Where an 8-hour flight is an acute problem, perhaps your audience member is a traveler who spends 50% or more of their time in the air. Or maybe they have a different need that has them seeking to fill multi-hour blocks of their day with podcasts. Perhaps they're a driver or just have a really boring job.
If you're servicing that audience or an audience like that with your podcast, a deep catalog is probably important. That means you need to find ways to increase your output. Have you considered collaborating with another podcaster? What about showcasing the work of other podcasters on your podcast? Or even going so far as to syndicate other content to help you keep your audience well-fed?
And instead of a one-time big electronics purchase, maybe your podcast services an audience that is deeply interested in the latest and greatest technology. Or has some other focus that requires them to be informed of whatever is new in their own field of interest that your show speaks to.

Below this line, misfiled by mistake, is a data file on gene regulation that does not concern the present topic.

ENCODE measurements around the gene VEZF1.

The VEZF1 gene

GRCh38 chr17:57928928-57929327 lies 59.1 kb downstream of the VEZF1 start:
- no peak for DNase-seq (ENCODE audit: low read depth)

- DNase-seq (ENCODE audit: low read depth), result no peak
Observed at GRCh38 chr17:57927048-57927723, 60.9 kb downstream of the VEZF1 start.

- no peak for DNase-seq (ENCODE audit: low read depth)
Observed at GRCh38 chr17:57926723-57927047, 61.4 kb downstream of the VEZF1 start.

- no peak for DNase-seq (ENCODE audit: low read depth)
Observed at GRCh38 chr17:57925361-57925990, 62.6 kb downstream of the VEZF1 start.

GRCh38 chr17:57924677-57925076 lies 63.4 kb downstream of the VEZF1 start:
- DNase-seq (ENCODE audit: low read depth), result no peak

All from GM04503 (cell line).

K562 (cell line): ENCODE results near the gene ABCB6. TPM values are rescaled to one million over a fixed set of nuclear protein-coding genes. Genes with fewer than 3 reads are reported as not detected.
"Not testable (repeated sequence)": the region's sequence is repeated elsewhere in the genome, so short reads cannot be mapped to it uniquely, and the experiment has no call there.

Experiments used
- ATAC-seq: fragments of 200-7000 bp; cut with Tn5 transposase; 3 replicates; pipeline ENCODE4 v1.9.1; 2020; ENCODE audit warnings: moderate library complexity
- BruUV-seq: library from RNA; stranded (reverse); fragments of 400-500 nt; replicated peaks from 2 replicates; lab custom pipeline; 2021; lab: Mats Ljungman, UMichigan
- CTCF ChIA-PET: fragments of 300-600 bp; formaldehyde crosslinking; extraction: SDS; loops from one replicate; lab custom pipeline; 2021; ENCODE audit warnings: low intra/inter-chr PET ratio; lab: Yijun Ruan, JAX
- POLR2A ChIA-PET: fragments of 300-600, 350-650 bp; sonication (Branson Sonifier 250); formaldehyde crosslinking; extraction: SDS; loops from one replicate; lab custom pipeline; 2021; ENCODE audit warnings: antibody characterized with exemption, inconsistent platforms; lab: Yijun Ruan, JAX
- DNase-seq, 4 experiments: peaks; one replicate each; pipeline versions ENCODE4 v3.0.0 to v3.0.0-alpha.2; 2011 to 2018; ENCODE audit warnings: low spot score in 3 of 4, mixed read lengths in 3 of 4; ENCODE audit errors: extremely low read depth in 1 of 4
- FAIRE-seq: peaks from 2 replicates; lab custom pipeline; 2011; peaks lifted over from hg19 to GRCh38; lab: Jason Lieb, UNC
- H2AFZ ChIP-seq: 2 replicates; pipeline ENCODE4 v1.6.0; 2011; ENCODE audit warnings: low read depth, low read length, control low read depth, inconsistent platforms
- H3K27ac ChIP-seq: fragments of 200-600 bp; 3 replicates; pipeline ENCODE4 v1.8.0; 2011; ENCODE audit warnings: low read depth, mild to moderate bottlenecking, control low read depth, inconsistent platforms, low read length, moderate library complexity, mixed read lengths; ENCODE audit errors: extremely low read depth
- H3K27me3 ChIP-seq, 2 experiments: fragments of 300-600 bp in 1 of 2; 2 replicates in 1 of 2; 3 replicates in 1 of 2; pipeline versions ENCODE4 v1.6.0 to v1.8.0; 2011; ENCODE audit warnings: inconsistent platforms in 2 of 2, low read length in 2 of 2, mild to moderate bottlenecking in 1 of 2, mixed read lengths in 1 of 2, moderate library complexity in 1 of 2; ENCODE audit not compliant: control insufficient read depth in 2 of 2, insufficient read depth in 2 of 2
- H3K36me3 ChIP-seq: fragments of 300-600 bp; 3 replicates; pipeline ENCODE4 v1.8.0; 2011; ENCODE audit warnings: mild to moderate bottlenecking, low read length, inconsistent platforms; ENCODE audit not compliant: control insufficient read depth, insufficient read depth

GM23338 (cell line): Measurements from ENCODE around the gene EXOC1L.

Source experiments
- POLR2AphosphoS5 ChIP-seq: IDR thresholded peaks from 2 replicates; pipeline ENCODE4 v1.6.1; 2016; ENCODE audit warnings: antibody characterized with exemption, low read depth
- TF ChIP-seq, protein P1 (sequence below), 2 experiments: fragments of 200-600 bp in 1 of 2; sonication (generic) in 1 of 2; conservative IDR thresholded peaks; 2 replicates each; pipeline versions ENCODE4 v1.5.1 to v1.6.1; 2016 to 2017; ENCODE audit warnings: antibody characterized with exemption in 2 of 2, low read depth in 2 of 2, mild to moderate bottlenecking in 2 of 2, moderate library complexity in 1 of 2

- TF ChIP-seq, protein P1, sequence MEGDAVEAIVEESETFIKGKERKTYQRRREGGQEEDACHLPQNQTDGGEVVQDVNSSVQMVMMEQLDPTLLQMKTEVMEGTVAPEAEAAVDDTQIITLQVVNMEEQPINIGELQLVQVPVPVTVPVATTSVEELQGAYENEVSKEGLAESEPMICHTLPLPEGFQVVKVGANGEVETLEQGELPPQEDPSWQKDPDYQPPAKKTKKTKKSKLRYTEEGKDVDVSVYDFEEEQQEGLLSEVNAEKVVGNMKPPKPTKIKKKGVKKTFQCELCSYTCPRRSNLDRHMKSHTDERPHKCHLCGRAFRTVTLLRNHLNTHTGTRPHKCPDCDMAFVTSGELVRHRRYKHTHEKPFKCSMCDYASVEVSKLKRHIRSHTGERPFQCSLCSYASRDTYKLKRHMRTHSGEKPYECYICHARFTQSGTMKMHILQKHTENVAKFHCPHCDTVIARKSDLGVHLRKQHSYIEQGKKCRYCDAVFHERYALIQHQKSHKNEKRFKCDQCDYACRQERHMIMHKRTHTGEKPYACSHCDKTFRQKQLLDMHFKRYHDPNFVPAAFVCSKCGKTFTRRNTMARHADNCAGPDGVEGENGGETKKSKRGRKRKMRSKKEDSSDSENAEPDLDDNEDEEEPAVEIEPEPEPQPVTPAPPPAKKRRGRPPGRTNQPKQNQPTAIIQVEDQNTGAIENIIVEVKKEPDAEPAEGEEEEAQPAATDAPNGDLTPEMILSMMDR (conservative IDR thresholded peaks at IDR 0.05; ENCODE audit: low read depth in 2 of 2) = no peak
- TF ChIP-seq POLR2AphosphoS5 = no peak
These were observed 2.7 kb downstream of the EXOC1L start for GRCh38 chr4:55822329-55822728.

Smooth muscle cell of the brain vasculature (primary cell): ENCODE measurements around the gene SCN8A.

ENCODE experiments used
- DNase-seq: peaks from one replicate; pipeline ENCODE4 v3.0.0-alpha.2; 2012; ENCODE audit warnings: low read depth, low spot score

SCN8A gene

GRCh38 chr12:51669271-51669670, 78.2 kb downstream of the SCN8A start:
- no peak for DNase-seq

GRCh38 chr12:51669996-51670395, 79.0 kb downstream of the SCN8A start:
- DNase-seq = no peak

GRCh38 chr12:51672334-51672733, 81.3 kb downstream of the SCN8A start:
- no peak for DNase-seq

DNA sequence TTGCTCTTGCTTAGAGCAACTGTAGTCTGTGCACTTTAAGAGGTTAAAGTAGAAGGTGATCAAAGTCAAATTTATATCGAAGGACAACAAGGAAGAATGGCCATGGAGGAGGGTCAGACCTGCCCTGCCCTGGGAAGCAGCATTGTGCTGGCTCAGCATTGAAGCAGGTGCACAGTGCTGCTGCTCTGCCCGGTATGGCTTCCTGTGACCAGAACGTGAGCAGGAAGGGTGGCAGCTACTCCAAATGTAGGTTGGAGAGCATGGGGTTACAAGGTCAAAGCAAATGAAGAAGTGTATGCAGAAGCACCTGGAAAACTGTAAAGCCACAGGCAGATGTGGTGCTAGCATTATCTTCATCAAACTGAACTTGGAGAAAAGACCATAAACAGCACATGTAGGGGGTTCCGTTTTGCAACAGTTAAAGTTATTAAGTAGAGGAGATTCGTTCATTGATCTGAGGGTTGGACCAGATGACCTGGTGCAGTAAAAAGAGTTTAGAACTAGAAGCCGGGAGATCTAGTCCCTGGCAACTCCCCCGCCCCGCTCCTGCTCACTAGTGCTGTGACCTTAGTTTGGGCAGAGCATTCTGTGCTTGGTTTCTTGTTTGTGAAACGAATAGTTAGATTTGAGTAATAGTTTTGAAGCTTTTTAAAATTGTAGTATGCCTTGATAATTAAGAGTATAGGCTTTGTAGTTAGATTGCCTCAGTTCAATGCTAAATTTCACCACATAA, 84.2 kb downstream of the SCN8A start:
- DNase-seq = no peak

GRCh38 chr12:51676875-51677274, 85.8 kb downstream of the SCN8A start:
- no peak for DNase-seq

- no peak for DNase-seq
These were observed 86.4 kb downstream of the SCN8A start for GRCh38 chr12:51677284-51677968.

You'd be best served if you became a trusted source for those people. Not just your podcast, but literally you as that trusted source. It's still super smart to develop a format that enables your content to be easily digested and shared. Reviews and comparisons are probably still important, but with a healthy injection of more "you" into your show, keep your name recognition high.
Easy, right? Well... not so fast. As often happens in life, things are a bit more complicated. In reality, your listeners have both acute and chronic problems. So you need to present solutions to both types.
But you're not alone, and you don't have your audience's undivided attention.
Playing Nice With Other Problem Solvers